The online payments processor, PayPal, says it has cut access for donations to the whistle-blowing website Wikileaks.
PayPal said its payment service cannot be used for activities "that encourage, promote, facilitate or instruct others to engage in illegal activity".
Wikileaks' latest releases - of US diplomatic cables - have caused considerable embarrassment to the US and its allies, correspondents say.
It has been forced to change its web address after sustained cyber attacks.
In a statement, US-based PayPal said donations could no longer be made to Wikileaks because of "a violation of the PayPal Acceptable Use Policy"
Earlier, the company providing Wikileaks with its domain name, EveryDNS.net, cut off service because the domain wikileaks.org had become the target of "multiple distributed denial of service (DDOS) attacks".
The company said: "These attacks have, and future attacks would, threaten the stability of the EveryDNS.net infrastructure, which enables access to almost 500,000 other websites."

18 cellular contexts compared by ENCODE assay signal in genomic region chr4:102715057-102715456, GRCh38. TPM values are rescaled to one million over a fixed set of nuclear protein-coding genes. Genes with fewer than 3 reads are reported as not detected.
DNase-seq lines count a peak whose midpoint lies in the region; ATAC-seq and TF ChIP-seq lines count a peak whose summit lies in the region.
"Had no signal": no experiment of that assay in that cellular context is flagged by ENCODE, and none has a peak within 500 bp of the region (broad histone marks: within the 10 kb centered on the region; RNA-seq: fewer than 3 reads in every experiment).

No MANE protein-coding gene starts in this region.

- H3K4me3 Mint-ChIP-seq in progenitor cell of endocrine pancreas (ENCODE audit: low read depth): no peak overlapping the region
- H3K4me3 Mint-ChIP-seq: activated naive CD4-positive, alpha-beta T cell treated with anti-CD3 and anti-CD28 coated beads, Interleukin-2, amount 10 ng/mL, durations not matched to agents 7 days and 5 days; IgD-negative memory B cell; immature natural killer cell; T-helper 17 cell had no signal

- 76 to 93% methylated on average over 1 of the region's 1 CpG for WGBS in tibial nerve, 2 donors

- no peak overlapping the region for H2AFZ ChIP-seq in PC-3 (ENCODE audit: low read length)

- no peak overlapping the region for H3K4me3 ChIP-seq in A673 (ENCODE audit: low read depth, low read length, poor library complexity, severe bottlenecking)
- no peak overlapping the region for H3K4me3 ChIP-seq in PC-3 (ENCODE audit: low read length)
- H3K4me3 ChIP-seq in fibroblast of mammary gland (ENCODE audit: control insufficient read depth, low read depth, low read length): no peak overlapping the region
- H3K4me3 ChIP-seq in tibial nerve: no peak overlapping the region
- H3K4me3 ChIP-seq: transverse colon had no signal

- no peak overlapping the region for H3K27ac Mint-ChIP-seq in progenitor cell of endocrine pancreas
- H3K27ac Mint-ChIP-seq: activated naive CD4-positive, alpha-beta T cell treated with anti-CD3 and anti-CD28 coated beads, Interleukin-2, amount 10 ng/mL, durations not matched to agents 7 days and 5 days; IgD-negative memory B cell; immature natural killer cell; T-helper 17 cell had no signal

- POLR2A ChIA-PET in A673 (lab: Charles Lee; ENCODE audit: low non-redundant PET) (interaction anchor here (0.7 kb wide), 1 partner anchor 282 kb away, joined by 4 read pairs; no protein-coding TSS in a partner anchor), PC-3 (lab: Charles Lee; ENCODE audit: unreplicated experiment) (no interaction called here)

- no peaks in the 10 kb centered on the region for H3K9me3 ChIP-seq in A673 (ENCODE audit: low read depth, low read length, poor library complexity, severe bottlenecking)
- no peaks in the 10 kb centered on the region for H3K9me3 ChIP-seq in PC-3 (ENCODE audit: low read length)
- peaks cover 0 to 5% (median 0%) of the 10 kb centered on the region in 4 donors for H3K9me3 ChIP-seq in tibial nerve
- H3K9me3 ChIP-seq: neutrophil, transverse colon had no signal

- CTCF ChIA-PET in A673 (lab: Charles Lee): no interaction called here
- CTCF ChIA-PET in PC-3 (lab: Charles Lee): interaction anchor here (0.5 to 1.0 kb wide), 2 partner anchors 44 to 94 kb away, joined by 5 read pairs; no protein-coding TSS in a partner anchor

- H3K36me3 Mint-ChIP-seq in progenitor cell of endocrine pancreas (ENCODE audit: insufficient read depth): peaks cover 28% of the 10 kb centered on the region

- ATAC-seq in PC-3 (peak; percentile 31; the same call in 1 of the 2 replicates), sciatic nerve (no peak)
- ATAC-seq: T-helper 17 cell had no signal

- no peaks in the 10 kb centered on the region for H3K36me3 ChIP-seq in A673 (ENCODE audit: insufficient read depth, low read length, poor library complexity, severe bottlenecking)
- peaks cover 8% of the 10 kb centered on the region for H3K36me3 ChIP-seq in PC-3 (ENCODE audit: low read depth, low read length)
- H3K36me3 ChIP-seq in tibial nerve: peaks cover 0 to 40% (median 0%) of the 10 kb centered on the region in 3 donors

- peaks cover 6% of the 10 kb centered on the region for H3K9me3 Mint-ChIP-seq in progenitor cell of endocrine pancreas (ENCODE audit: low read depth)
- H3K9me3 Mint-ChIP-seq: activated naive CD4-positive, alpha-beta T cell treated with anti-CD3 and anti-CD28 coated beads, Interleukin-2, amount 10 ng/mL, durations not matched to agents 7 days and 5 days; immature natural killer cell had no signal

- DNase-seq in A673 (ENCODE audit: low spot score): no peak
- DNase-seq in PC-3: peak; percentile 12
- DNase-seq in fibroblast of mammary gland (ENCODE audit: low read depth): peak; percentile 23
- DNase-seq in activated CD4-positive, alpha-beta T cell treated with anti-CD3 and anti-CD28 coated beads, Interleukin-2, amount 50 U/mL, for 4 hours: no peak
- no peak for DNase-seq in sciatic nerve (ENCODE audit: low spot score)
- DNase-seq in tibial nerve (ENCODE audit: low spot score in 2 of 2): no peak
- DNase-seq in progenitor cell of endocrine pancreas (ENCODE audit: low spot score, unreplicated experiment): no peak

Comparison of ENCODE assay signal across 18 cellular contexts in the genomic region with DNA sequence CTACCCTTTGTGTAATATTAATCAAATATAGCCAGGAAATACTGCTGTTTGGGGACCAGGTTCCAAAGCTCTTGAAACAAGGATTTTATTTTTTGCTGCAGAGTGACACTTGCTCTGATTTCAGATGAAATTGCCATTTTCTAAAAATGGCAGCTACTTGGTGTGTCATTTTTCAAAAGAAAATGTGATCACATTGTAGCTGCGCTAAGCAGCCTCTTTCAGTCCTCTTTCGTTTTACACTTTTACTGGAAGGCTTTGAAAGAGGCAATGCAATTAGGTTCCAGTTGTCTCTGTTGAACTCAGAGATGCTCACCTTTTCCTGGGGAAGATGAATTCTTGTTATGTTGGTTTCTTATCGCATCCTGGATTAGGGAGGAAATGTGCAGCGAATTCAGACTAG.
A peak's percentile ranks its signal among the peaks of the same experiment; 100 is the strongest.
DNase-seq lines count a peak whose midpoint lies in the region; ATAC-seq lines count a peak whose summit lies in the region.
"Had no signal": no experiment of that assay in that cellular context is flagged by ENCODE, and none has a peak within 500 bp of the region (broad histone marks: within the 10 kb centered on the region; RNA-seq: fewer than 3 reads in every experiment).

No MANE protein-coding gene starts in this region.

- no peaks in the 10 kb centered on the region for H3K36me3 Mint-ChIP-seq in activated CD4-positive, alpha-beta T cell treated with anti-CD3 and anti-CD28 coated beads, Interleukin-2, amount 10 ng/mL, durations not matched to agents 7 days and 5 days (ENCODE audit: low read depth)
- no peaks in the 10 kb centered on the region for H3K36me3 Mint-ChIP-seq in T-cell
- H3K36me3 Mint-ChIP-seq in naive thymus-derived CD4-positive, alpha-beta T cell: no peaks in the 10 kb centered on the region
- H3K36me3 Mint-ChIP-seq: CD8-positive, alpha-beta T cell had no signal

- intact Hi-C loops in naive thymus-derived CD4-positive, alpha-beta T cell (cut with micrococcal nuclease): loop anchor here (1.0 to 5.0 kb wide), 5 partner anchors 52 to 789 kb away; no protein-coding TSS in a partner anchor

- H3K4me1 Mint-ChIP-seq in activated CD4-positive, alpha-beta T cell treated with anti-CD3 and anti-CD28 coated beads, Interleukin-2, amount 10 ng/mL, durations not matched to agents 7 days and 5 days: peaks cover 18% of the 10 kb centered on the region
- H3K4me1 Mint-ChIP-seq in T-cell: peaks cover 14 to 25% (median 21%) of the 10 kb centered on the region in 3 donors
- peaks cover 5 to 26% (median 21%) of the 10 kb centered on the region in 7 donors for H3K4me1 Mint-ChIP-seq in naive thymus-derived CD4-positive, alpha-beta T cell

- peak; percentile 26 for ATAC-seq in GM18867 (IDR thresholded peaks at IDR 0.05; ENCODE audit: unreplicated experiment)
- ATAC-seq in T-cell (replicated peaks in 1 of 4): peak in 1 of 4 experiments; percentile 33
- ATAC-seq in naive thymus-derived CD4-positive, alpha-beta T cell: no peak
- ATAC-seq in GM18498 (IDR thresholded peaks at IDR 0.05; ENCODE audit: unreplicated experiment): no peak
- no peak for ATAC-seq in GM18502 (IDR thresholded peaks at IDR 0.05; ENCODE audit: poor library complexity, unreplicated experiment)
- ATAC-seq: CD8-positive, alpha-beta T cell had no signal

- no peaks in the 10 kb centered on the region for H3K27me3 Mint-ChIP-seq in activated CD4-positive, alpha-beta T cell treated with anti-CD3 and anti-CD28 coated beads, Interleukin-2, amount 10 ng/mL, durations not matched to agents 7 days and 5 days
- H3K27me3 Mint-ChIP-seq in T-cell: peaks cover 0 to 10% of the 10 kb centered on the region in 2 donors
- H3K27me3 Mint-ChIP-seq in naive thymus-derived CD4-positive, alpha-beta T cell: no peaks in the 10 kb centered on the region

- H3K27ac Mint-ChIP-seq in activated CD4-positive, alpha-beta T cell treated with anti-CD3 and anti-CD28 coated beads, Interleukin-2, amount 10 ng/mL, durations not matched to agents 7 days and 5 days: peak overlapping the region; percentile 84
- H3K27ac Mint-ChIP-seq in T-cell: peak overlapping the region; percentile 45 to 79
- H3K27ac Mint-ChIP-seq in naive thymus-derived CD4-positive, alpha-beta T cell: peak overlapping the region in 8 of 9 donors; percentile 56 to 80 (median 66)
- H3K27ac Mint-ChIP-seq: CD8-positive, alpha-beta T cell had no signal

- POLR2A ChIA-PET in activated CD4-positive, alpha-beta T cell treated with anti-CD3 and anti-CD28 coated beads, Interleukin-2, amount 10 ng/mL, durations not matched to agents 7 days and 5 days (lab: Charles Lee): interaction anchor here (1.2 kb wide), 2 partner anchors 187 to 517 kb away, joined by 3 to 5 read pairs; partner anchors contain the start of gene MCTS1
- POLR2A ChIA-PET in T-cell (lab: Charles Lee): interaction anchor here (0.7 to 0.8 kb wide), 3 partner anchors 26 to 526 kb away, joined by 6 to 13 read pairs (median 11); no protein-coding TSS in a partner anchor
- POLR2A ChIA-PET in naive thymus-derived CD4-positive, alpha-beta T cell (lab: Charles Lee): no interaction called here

Wikileaks later reappeared using a Swiss web address.
It had earlier turned to the online store Amazon to host its site but the company ended the agreement on Wednesday - a move welcomed by US officials.
Amazon said Wikileaks had failed to adhere to its terms of service.
"It's clear that Wikileaks doesn't own or otherwise control all the rights to this classified content. Further it is not credible that the extraordinary volume of 250,000 classified documents that Wikileaks is publishing could have been carefully redacted in such a way as to ensure that they weren't putting innocent people in jeopardy," Amazon said on its website.